Tags / consumerism
"Then and Now: Postcards from the Soviet Union" addresses the end of the Cold War and current resurgence of Russian geopolitical assertion in Ukraine and elsewhere. This series of historical photographs juxtaposes idealized, Soviet era postcards and visuals with real world photographs shot over the course of the collapse of the Soviet Union and the ensuing post-Soviet era. This juxtaposition is meant to demonstrate the links and the contrasts between national narratives propagated by the Soviet system and how those narratives have been affected by or manifested in contemporary reality.
Shot over the last 26 years in Russia, Georgia, Ukraine, Abkhazia, South Ossetia, and Poland, these unique photos offer an intimate historical perspective of Soviet and Eastern European geopolitics as the region takes on new forms and conflicts in Ukraine and elsewhere.
Upper: Hello from the Exhibition”; mid-1950s postcard, Exhibition of National Economic Achievements, Soviet era Moscow.
Lower: Opened to private enterprise in 1992, the Exhibition of National Economic Achievements building complex rapidly transformed into a place of rampant uncontrolled commercialism amidst its former Soviet pomp. Moscow, Russia.
Image Correlation: These series of buildings have been utilized both during the communist era and during the more recent introduction of a Western commercial market after the end of the Soviet period. The symbology inherent in the sculptures have become representative hallmarks for the iconic Soviet period of Socialist realism, introduced by Stalin in 1934 then adapted by allied Communist parties worldwide.
Upper: Central Moscow, Kremlin foreground; 1960s impression
Lower: Moscow Red Square at night, 2005.
Image Correlation: More of a romantic notion regarding one of the major cities of the world, the iconic buildings of Red Square in Moscow implies a sense of duration through the centuries as political eras fluctuate more readily across recent decades.
Upper: Postcard: In memory of WWII.
Lower: Statue: In memory of WWII. Warsaw, Poland, 1992.
Image Correlation: These two photos resemble a counterpoint of recent history. A scarce Soviet postcard, released 10 years after WWII depicts a melancholic image of a distant, but ongoing battle, while a permanent abstract soldier statue in the Praga district of Warsaw, Poland offers a stern and dark reminder of history.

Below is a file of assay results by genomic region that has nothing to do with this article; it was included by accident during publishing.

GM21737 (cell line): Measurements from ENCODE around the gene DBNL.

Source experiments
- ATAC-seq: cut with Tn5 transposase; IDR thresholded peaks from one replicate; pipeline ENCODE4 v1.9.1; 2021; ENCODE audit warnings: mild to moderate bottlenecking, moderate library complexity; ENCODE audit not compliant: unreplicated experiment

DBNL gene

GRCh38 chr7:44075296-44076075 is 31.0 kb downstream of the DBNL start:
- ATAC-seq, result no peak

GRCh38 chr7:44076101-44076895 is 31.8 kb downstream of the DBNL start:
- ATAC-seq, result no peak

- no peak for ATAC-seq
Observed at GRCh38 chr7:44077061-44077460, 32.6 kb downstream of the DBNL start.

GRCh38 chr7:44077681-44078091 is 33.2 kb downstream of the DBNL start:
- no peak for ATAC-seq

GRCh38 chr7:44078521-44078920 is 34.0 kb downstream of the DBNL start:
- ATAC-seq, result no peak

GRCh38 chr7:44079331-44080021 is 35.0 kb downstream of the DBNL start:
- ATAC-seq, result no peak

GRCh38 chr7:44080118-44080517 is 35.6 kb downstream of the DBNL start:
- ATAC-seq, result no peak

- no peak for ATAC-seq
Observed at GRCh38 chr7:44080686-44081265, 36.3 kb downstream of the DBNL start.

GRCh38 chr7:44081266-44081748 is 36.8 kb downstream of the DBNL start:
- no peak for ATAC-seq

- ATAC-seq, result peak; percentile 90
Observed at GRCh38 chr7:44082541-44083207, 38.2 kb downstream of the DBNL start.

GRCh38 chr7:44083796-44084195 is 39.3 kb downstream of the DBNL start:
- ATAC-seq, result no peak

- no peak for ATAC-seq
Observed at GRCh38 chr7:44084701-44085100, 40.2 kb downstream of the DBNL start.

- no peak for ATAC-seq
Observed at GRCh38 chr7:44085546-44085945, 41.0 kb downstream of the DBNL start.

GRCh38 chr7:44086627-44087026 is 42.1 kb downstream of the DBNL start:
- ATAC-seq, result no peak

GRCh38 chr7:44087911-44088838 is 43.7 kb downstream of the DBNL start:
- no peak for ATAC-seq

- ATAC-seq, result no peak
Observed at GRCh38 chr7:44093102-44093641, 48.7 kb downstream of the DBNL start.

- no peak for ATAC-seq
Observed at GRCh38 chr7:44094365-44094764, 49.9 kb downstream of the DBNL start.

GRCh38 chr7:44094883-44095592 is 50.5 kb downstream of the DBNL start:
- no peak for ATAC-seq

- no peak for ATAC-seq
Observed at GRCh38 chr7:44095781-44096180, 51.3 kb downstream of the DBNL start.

Upper: Soviet Great Patriotic War Congratulations to Victory; "From Moscow to Berlin,1945 To Victory Day!"
Lower: Tribute to executed escapees from former East Germany during Berlin Wall 15 year Anniversary; Berlin, Germany, 2004
Image Correlation: One side's victory is another's oppression.
Upper: Forward to Communism” with the communist party program in hand, Moscow, Casualty of capitalism.
Lower: A Soviet era pensioner struggles during the economic shock period of the 1990s with the abrupt introduction of Western consumerism overtaking communist central planning of the prior 70 years. The McDonalds sign reads " Taste of the Season"; Moscow, 1995.
Image Correlation: Two distinct economic systems prevailing in the same exact location, though years apart. This dichotomy amplified a social collision for certain segments of the population, particularly in the years immediately after the collapse of the Soviet system. As there was no guidebook provided for people accustomed to government subsidies, having to suddenly rely on individual economic incentive for many became overwhelming.
Upper: Soviet MiG-15, “The Jet that Shocked the West” 1950
Lower: Saakashvili Era Military Parade in Tbilisi, Georgia. During his 7 year rule (2004-2011), the pro-Western president showcased Georgia as the fastest growing post-Soviet democracy. Tbilisi, Georgia, 2007.
Image Correlation: The use of military might by both Eastern and Western oriented leaderships to project their ideological and political formidability. Despite existing in different eras, and under different ideological and political circumstances, the essential public relations strategy remains the same between the Soviet Union and capitalist independent Georgia.